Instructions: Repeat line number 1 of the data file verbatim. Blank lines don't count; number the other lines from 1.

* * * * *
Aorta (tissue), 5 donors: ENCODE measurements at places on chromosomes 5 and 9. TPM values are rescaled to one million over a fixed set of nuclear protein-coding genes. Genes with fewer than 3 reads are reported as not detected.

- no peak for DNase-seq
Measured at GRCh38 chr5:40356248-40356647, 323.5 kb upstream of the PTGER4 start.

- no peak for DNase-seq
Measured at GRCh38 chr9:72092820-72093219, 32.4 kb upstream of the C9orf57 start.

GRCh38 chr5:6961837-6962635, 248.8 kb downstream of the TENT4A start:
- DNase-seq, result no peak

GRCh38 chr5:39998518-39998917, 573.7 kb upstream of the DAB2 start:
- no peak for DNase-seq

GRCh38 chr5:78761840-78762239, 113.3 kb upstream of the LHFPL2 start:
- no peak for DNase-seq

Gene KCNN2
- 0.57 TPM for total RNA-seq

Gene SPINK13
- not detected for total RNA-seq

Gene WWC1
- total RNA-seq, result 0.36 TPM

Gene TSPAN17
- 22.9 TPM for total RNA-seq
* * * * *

Aorta (tissue), 5 donors: ENCODE measurements at places on chromosomes 5 and 9. TPM values are rescaled to one million over a fixed set of nuclear protein-coding genes. Genes with fewer than 3 reads are reported as not detected.